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Gigabyte A75M-D2H and A75-UD4H Motherboard Review


Closer Look:

One of the first things I took notice of when I started having a look at these boards is that AMD makes a large point that these are dual-PCIE boards and that you can run AMD Dual Graphics and CrossFire on them. This leads to an interesting question: What portion of the gaming public is going to purchase a motherboard hovering around $100 and a CPU that is in a similar range, and then turn around and put three times that amount in graphics cards inside? I am not sure I know the answer to that question, but I felt obligated to check out that scenario.

The first option to adding graphics capacity to an FM1-based system, such as the Gigabyte A75M-D2H or A75-UD4H, is to make use of the AMD Dual Graphics feature. With this option, you can add a discreet graphics cards of the same family as the onboard graphics and they will work in tandem with each other, in effect doubling your graphics power.
















The second option for increasing your graphics power is to override the onboard graphics by installing a discreet graphics card or taking advantage of the CrossFireX capabilities. I put a pair of XFX Black Edition 7970s in the GA-A75-UD4H and fired up a few of the graphics tests we use in our normal benchmarking lineup to see if, and how well, an AMD APU and the Gigabyte UD4H would make use with all that graphics horsepower at its disposal.



The first test was 3DMark 11 and I was very surprised at the result. I also tracked the relation between the CPU activity and load in relation to the load or capacity of the GPUs being used. The score of P9717 is almost exactly on par with a GTX 590 and 1200 points higher than a single XFX Black Edition 7970.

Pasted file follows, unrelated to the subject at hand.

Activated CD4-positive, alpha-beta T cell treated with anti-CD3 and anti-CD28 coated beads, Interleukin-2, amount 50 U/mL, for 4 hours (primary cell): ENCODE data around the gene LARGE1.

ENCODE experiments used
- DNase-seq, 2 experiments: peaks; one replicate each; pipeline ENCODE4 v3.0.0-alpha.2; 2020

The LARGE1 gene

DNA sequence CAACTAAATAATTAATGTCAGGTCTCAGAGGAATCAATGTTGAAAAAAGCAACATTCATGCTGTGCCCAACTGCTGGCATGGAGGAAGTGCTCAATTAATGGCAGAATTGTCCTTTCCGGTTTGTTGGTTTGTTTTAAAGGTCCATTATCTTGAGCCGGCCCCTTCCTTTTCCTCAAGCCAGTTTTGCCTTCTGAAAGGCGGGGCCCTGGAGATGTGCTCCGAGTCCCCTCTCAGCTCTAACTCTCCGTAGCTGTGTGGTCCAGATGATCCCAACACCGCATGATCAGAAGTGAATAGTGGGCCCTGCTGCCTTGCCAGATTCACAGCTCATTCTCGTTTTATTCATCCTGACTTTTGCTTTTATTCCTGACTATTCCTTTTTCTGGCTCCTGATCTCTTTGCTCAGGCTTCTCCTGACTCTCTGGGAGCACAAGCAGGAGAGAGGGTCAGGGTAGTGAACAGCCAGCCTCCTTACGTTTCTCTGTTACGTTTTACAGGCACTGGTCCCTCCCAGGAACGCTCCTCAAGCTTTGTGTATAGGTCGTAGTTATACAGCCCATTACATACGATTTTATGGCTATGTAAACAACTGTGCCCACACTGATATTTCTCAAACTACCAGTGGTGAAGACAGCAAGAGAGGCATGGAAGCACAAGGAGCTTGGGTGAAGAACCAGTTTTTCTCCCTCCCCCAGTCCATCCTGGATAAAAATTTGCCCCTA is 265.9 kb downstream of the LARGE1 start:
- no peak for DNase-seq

Next I ran the AvP benchmark in consecutive runs with ECC overriding AA to x16. The result is an impressive 133 FPS. Remember, this system consists of a $110 motherboard paired with an APU.







For the last look into CrossFire on the Gigabyte GA-A75-UD4H, I used FRAPS to monitor a scene in BF:BC2 at high settings and 4xAA. The result was an average of 148 FPS. BF:BC2 will use as many cores/threads as you have to throw at it, and you can see that the CPU and GPU activity is a bit different here, though no less impressive.







There are a few ways to parse this performance outcome. Given the low cost of pairing these boards with a low cost APU, it does make for some interesting possibilities for those who spend half their time cruising the net and the other half as a demanding gamer. Time to draw a conclusion on this pair of FM1 boards.

  1. Introduction & Closer Look: A75-UD4H
  2. Closer Look: A75-UD4H (Continued)
  3. Introduction & Closer Look: A75M-D2H
  4. Closer Look: A75M-D2H (Continued)
  5. Closer Look: Software and Utilities
  6. Closer Look: The BIOS
  7. Specifications & Features: A75-UD4H
  8. Specifications & Features: A75M-D2H
  9. Testing: Setup & Overclocking
  10. Testing: Apophysis, WinRAR, Geekbench, Bibble 5
  11. Testing: Office 2007, POV-Ray, HandBrake
  12. Testing: SiSoft Sandra, AIDA 64
  13. Testing: Cinebench, HD Tune, PCMark 7
  14. Testing: Aliens vs. Predator
  15. Testing: Civilization V
  16. Testing: Battlefield: Bad Company 2
  17. Testing: 3DMark 11
  18. CrossFire on the Gigabyte A75-UD4H
  19. Conclusion
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